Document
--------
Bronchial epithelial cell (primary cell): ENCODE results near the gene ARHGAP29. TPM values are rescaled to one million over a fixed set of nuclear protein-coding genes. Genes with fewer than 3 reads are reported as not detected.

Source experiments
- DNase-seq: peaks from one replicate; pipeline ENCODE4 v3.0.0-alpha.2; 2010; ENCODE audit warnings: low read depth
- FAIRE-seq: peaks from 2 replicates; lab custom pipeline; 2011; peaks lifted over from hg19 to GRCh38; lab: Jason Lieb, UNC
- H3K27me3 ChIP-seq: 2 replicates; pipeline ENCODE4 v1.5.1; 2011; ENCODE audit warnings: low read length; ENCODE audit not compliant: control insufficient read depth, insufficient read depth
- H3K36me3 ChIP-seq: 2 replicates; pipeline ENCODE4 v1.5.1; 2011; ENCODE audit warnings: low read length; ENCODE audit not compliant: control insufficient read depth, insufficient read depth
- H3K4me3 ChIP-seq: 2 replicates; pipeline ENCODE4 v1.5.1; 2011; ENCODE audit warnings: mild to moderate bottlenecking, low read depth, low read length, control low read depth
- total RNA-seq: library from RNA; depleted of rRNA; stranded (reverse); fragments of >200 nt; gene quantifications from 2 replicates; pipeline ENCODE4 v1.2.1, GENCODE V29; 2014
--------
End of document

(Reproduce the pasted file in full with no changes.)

Bronchial epithelial cell (primary cell): ENCODE results near the gene ARHGAP29. TPM values are rescaled to one million over a fixed set of nuclear protein-coding genes. Genes with fewer than 3 reads are reported as not detected.

Source experiments
- DNase-seq: peaks from one replicate; pipeline ENCODE4 v3.0.0-alpha.2; 2010; ENCODE audit warnings: low read depth
- FAIRE-seq: peaks from 2 replicates; lab custom pipeline; 2011; peaks lifted over from hg19 to GRCh38; lab: Jason Lieb, UNC
- H3K27me3 ChIP-seq: 2 replicates; pipeline ENCODE4 v1.5.1; 2011; ENCODE audit warnings: low read length; ENCODE audit not compliant: control insufficient read depth, insufficient read depth
- H3K36me3 ChIP-seq: 2 replicates; pipeline ENCODE4 v1.5.1; 2011; ENCODE audit warnings: low read length; ENCODE audit not compliant: control insufficient read depth, insufficient read depth
- H3K4me3 ChIP-seq: 2 replicates; pipeline ENCODE4 v1.5.1; 2011; ENCODE audit warnings: mild to moderate bottlenecking, low read depth, low read length, control low read depth
- total RNA-seq: library from RNA; depleted of rRNA; stranded (reverse); fragments of >200 nt; gene quantifications from 2 replicates; pipeline ENCODE4 v1.2.1, GENCODE V29; 2014